Gordon Walters: New vision edited by Lucy Hammonds, Laurence Simmons and Julia Waite (Auckland Art Gallery Toi o Tāmaki & Dunedin Public Art Gallery, 2017), 244 pp., $79
The title of Gordon Walters: New vision presents its own wero. Building from Walters’ innovating position within New Zealand art, the title points to the writers’ collective aim of presenting new ways of engaging with and thinking about his work. Hence their challenge to realise novel propositions for geometric abstraction, for ambitious local art practices, for cross-cultural appropriation and/or for histories of modernism. This is in the context of an artist who enjoys a sound if moderate bibliography, with notable contributions from Michael Dunn and, in particular, the late Francis Pound. This handsome addition to that record accompanies a touring retrospective exhibition curated by three of the book’s essayists: Lucy Hammonds, Laurence Simmons and Julia Waite.
The title is explicitly drawn from Kees and Tina Hos’ New Vision Gallery, Auckland, where in March 1966 Walters presented an exhibition of twelve geometric abstract paintings. This was the first showing of mostly two-coloured paintings with oscillating figure/ground relationships featuring the interplay of a bar/stop motif, frequently realised in fast-moving compositions. That motif, derived from the pītau in toi Māori, later acquired the collective appellation ‘koru’ for the paintings and prints Walters undertook for a little over two decades. Walters’ popular renown relies on these works, but they are far from his sole or indeed most important contribution to New Zealand art.
The particular exhibition from which the book and exhibition take their cue fell in the middle of Walters’ exhibiting career, which started in 1939 and continued through to his death in 1995. Nevertheless, his first New Vision show came about after a seventeen-year exhibiting break and marked a definitive change of focus to that of a full-time practising and exhibiting artist. To this end, ‘new vision’ is pertinent to both a personal as well as a public view of his practice and is not solely grounded in the presentation of hard-edged pītau-inspired abstractions. The new vision signals an optimism for himself, for his mode of working and for his engagement with society and culture. While not a complete change of creative direction (previous works and related methodologies reveal his interests in abstraction, locality, strong graphic method and visual cultural expressions outside of Euro-American fine art), the paintings shown in 1966 evince a refinement and concentration of practice in the reduction of forms.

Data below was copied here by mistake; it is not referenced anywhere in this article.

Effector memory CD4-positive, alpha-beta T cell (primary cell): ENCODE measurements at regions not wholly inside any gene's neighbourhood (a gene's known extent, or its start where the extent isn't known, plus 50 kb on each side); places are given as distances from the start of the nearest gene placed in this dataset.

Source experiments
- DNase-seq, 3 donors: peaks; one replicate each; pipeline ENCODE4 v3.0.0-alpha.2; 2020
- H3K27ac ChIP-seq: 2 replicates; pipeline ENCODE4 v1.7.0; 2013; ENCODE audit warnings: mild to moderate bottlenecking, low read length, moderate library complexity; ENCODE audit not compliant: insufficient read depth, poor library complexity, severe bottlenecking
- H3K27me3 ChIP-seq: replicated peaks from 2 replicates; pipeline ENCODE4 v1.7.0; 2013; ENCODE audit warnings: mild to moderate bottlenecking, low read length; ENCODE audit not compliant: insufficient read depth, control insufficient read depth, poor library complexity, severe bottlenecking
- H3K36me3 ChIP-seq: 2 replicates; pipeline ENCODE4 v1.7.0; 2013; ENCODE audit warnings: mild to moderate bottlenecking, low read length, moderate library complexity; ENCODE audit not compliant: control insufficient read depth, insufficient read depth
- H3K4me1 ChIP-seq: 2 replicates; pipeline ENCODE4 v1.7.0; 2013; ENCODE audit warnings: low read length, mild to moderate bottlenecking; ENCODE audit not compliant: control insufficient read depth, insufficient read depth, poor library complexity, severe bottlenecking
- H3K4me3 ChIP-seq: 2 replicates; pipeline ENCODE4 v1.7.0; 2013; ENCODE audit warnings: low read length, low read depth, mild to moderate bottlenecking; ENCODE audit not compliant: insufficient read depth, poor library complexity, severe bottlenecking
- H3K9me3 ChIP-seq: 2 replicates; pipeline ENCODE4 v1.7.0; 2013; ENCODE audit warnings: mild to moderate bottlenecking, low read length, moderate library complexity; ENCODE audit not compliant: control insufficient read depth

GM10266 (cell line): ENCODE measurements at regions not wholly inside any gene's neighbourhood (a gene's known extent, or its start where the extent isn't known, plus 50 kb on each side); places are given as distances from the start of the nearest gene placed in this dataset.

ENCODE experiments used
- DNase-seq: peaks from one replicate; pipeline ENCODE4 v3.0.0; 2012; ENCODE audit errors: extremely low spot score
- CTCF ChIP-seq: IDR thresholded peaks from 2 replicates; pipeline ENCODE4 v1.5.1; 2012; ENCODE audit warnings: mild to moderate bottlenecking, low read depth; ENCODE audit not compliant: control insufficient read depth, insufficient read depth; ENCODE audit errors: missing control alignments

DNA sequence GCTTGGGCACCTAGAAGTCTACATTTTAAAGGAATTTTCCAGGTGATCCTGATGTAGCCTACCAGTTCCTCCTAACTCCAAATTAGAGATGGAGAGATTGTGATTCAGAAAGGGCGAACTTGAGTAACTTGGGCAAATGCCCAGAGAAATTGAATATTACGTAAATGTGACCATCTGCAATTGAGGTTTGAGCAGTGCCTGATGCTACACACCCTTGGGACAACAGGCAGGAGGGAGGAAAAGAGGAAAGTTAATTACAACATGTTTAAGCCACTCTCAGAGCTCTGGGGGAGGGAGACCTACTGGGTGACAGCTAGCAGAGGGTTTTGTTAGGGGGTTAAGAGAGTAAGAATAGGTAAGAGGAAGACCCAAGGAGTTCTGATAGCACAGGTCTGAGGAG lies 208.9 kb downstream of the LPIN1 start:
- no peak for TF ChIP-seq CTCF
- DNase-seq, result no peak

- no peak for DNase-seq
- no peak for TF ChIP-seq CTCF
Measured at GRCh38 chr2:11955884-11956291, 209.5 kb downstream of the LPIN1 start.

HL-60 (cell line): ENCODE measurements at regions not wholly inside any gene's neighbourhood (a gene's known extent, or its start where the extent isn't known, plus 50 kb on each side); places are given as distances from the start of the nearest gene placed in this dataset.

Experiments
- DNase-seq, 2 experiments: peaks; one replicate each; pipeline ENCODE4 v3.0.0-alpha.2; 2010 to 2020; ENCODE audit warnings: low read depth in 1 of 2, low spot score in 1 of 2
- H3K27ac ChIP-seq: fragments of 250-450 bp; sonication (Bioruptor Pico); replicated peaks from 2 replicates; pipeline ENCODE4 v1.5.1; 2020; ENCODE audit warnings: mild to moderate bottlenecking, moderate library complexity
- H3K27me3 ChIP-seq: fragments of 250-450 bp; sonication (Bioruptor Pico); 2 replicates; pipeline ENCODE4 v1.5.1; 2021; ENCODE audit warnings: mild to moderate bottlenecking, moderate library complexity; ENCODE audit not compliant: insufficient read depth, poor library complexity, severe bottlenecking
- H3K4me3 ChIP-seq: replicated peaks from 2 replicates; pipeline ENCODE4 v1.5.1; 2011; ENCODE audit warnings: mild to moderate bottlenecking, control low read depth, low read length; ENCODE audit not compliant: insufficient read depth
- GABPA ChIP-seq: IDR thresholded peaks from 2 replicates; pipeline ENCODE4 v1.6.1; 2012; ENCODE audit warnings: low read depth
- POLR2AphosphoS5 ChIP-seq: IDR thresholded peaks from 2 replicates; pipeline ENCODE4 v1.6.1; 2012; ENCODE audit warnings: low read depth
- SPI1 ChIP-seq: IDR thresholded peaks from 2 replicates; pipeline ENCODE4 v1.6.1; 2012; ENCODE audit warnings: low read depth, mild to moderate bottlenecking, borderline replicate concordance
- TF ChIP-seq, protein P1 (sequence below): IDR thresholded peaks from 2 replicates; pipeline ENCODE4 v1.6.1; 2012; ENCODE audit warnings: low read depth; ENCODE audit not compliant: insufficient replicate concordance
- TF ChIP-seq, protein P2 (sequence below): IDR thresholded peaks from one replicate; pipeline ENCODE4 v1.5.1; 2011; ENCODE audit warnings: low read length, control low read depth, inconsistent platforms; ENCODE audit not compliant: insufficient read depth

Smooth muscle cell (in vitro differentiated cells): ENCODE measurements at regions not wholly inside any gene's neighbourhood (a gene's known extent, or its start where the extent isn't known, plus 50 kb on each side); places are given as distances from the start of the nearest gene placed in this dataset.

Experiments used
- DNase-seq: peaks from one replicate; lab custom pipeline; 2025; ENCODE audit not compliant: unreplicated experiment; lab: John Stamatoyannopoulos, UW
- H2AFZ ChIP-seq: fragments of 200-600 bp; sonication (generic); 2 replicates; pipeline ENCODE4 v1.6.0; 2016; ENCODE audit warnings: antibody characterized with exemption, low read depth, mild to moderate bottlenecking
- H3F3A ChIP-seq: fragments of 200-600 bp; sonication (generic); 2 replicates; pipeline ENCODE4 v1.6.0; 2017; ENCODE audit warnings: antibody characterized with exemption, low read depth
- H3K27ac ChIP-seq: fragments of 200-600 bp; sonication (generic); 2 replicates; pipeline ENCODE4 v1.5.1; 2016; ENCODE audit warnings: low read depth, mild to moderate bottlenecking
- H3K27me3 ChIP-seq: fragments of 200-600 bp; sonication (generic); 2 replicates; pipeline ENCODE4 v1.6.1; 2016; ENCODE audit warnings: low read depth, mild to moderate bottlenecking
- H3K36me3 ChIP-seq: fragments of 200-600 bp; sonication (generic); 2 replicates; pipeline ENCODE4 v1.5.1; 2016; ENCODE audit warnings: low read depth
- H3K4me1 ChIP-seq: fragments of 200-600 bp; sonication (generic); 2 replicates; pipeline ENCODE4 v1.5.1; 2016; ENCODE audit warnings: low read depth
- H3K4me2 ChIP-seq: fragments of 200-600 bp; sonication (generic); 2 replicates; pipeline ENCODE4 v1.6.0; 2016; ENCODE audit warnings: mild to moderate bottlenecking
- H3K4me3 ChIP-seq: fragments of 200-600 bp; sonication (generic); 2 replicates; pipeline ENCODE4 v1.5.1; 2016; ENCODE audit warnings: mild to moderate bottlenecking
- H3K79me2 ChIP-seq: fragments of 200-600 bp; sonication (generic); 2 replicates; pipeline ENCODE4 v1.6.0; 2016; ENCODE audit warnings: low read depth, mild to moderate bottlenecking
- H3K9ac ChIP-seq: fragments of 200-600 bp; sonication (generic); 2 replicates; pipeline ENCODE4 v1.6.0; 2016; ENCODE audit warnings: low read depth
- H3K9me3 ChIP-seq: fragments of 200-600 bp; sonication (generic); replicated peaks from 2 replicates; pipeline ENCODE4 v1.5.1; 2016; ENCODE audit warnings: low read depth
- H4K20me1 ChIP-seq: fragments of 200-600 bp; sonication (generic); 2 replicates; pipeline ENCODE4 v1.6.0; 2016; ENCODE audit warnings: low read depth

By focusing on this pivotal exhibition, the book also derives a clear central theme, which is Walters’ synthesising of local and international art forms and ideas. Following on from Hammonds’ biographical note, seven essays weave in and out of this dynamic position. What is helpful about the modes of address is that there seems to be a deliberate avoidance for the most part of two obvious pitfalls of such a point of focus. One is to render the local practice a simplistic peripheral transcription of a broader international trend or trends. (This approach tends to argue one of two conclusions: that the local is akin to a provincial take on the authoritative external position, or that it is concerned with deliberately nationalistic intent.) The other potential pitfall is to discount the local as important in and of itself and to present particularities as better understood within a universalist position. (Thus, specifics of local address are stripped from overarching concerns deemed more important, but this frequently only serves to mask ideological intent.)
Rex Butler and A.D.S. Donaldson’s essay offers an example of working through these issues. For the most part, they favour an internationalist position, arguing Walters is better understood as a Post-War School of Paris artist than a New Zealand artist. Focusing on his time in Australia and Europe between 1946 and 1953 and its influence on his practice, they both challenge received wisdom about which European artists influenced him and introduce additional possibilities, notably French painters Edgard Pillet and Jean Dewasne. Their intent is to advance the significance of this time overseas in order to suggest a nationalist bind many commentators found themselves in when writing about Walters: writers, they argue, placed too much emphasis on the New Zealand years. It’s an assertion that is largely sketched in the essay rather than fully realised.